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Mortgage regulator steps down

TALLAHASSEE -- Embattled state mortgage regulator Don Saxon, whose agency allowed thousands of former criminals to sell loans in Florida, abruptly resigned Tuesday as the state Cabinet debated his fate.

After Saxon unveiled emergency changes to toughen the state's licensing rules for mortgage brokers, Chief Financial Officer Alex Sink called for his resignation for the second time in three weeks.

This time, Gov. Charlie Crist seconded the motion.

Before they could vote, Saxon interrupted, offering to step down effective Sept. 30, signaling the end of a state government career that began 33 years ago.

The resignation comes three weeks after a Miami Herald series revealed his Office of Financial Regulation -- created to protect consumers -- permitted bank robbers, money launderers and cocaine traffickers to obtain mortgage broker licenses during the most explosive housing boom in state history.

Those ex-criminals went on to steal millions from consumers, the newspaper found.

Saxon mounted a sprited defense, issuing a 40-page rebuttal to the newspaper series, which claimed permissive state laws and a lack of resources kept his agency from doing more to protect the public.


After listening to a summary of that report at a Cabinet meeting two weeks ago, Crist said his confidence in Saxon was "shaken."

On Tuesday the governor said nothing he has learned since then has changed his mind.

"I think what happened today was appropriate and just, " Crist said.

Saxon had been under criticism since the newspaper began publishing its series last month showing flaws in the state's licensing system.

On Sunday, the newspaper's latest installment revealed that Saxon's agency failed to revoke licenses from brokers even after they were caught committing fraud, the most serious offense under state law.

For Sink, that was the last straw: "The bad news just kept coming."

Saxon, 57, is a career regulator who became commissioner of the OFR when it was created in 2003, overseeing the mortgage, banking and securities industries.


Top state lawmakers reserved their sharpest criticism of him for failing to warn them about the problems brewing in his agency during a mortgage crisis that contributed to the state's economic decline.

The Herald series revealed that the OFR licensed more than 4,000 brokers with criminal histories, including offenses state law specifically required the agency to look for in criminal background checks.

Those brokers went on to commit at least $85 million in mortgage fraud, The Herald found. Two weeks ago, Saxon told the Cabinet his agency reviewed the criminals' applications on a "case by case" basis.

One of those cases involved Tampa broker Scott Almeida, who admitted on his application that he had just come out of federal prison for cocaine trafficking. One of his character references: his mother.

OFR granted his license in 2003, and he went on to fleece nearly $3 million from 30 people, most of them elderly and disabled.

Just before his resignation at Tuesday's meeting, Saxon proposed an emergency rule change that would ban felons convicted of financial crimes from the mortgage industry for life.

The rule, which expands on a federal law passed last month, would also impose long waiting periods on people convicted of violent crimes or financial misdemeanors.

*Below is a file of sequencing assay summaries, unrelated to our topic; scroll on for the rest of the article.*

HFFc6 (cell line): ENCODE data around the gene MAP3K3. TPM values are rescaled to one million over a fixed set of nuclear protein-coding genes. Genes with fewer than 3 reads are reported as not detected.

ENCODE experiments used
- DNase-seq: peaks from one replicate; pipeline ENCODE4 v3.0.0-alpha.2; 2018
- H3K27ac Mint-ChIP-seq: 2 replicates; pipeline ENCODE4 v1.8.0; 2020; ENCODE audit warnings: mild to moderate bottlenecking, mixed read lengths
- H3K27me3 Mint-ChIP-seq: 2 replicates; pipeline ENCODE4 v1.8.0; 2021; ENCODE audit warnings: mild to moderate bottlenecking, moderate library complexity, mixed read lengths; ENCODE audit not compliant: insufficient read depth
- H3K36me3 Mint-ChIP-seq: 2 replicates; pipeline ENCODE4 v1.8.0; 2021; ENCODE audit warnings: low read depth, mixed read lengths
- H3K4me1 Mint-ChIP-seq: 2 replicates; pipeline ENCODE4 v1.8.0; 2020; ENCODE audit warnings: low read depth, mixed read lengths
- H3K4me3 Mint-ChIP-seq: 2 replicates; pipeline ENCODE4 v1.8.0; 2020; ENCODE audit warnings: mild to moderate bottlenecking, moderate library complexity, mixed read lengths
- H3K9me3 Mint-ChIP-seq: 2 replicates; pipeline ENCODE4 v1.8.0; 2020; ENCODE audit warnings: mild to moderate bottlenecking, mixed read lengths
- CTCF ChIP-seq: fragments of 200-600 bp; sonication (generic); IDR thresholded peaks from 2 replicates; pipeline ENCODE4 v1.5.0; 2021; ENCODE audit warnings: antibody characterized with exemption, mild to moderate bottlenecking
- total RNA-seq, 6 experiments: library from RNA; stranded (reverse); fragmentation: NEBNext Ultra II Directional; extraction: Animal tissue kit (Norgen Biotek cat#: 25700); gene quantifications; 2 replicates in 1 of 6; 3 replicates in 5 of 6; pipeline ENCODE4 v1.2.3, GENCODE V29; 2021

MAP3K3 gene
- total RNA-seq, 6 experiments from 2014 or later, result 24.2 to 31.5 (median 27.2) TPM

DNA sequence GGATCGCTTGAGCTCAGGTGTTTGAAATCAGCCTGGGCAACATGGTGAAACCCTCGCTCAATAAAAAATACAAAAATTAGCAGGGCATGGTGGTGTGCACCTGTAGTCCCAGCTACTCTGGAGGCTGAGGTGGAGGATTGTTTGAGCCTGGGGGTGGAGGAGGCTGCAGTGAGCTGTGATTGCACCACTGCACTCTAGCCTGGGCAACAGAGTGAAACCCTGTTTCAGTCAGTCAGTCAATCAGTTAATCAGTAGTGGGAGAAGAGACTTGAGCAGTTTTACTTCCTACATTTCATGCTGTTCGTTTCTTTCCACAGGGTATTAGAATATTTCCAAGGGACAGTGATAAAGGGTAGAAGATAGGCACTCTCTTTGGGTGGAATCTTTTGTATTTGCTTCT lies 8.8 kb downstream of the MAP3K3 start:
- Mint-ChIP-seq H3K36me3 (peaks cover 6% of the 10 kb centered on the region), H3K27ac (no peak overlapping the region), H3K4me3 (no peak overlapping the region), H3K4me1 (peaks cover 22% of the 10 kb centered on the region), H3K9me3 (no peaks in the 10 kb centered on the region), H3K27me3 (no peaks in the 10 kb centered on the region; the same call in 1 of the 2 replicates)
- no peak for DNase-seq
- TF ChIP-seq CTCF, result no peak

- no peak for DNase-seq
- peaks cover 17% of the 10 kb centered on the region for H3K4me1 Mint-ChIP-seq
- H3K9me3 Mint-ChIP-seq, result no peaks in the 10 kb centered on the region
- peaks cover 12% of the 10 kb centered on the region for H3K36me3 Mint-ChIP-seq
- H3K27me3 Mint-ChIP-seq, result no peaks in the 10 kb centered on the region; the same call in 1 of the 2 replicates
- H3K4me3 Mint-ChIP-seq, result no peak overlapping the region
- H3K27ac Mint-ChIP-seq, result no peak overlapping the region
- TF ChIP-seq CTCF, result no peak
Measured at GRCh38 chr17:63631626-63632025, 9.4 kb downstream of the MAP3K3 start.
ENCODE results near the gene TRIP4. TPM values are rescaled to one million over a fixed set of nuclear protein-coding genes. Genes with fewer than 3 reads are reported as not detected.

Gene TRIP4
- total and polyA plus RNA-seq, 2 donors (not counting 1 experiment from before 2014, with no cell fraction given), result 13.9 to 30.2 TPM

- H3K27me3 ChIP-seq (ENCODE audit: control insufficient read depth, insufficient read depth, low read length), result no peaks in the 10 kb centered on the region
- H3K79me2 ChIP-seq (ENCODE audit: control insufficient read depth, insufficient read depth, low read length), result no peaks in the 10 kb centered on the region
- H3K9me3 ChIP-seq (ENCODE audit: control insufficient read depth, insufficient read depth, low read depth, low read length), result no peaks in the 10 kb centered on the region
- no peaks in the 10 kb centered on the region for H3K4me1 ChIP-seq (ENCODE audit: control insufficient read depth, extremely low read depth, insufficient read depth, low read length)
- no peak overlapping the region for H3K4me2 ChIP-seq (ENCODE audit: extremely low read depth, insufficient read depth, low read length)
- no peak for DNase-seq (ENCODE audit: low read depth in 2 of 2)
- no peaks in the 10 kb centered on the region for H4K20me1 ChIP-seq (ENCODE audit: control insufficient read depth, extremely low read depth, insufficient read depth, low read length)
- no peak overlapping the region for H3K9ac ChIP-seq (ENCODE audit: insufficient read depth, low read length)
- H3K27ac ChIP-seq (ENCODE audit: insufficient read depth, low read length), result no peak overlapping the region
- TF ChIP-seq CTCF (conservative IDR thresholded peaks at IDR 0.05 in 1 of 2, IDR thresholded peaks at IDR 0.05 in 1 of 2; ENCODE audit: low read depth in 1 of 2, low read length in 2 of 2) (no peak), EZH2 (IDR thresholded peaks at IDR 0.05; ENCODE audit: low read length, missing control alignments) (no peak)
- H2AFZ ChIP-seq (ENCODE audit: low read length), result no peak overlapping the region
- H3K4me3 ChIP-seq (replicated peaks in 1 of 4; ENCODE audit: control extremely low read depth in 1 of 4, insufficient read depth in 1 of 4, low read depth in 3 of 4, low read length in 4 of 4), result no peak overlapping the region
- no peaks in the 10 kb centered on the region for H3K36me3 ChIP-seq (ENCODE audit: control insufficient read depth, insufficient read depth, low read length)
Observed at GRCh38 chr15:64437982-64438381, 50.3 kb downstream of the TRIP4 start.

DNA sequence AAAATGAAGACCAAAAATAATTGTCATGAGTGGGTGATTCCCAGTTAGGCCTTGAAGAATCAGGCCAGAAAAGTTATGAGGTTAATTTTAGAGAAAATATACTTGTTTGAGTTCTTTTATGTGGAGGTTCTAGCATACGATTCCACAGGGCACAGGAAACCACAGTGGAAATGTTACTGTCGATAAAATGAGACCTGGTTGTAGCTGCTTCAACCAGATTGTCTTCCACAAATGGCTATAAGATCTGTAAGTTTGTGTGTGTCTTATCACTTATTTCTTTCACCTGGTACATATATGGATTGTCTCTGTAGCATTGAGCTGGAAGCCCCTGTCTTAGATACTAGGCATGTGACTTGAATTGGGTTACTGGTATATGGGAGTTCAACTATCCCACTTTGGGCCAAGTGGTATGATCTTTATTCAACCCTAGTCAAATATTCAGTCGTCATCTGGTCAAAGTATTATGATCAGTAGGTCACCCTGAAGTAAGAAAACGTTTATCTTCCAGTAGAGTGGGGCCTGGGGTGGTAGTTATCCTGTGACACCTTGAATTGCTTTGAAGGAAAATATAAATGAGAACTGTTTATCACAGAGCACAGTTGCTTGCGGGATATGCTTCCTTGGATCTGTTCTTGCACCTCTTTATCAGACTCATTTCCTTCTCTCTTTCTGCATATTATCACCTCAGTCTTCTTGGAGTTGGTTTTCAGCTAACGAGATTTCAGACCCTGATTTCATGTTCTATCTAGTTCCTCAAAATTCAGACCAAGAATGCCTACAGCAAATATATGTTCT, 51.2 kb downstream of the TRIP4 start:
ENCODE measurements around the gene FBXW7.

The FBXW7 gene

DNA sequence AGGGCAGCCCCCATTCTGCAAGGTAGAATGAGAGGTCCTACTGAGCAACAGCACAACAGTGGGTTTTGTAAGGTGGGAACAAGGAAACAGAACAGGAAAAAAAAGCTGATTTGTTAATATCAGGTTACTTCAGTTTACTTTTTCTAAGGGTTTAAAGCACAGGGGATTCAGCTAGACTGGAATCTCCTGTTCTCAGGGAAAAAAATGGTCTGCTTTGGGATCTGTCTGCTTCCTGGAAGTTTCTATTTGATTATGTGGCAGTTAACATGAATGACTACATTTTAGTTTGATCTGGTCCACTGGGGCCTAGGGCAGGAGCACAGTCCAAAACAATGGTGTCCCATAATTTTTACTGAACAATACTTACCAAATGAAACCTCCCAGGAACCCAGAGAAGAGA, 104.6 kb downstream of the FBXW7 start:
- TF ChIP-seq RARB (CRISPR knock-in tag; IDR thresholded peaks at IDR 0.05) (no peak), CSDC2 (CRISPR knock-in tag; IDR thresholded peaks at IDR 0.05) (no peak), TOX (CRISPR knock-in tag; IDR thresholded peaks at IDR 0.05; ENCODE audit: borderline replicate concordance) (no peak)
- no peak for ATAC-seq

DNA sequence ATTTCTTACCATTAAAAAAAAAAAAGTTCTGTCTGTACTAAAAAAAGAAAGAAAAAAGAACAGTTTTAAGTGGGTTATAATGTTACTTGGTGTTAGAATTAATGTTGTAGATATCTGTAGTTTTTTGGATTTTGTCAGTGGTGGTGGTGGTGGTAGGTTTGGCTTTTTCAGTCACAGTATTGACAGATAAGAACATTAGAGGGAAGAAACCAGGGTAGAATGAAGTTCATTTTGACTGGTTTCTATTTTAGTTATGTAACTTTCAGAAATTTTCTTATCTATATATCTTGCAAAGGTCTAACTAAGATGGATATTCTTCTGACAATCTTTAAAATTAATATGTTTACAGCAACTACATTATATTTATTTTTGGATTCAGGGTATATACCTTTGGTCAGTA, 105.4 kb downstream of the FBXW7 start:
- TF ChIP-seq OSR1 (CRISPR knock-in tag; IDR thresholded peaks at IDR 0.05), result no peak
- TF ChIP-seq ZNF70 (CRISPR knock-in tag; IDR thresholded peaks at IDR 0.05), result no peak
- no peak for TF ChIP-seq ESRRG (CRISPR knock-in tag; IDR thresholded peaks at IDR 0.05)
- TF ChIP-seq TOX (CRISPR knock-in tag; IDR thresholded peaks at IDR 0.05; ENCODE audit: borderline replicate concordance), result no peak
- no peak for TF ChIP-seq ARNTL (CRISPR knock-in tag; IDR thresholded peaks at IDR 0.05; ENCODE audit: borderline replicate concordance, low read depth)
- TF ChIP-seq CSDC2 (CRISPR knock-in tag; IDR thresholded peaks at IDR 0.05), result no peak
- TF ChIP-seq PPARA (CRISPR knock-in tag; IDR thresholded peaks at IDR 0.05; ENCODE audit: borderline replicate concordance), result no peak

Cabinet members voted 4-0 to accept the emergency rule, despite some concern about whether they could impose all of its measures without legislative approval.

Legislators don't come back to Tallahassee until next spring.

"We have the authority until someone says we don't, " Crist said after the vote. "It protects people."

While the measure addresses several problems, it doesn't tackle two key areas of concern: the licensing of loan originators and mandatory criminal background checks for mortgage brokers renewing their licenses.

Saxon, whose agency has consistently opposed licensing loan originators, said the Legislature would have to change the law to include them in the background checks. Lawmakers would also have to impose changes to mandate criminal background checks for brokers renewing their licenses.

The Herald found 20 brokers who were allowed to renew their licenses despite being found guilty of mortgage fraud.

After voting on the emergency rule, Sink turned the conversation to Saxon's future, noting "these are rules that could have been put in place years ago."


She said the OFR needed more aggressive leadership and asked her panel members to "think about all the people who haven't been protected because our board hasn't been asked to act."

Saxon said he wants to stay in his $133,000-per-year job until Crist's inspector general finishes an audit of the agency. That report is due at the next Financial Services Committee meeting on Sept. 16.

"It was always my hope that, once that audit was complete, it would show we had not acted as recklessly as The Miami Herald might suggest, " Saxon said.

After the Cabinet voted to accept his resignation, Saxon marched swiftly out of the chamber, telling reporters, "I have been contemplating this since long before the series came out, so this just seemed to be the perfect timing."

Saxon will be eligible for a lump sum payment of $198,675 from the Deferred Retirement Option Program when he leaves, according to a spokesman for the Department of Management Services.

His state pension will pay $61,000 per year.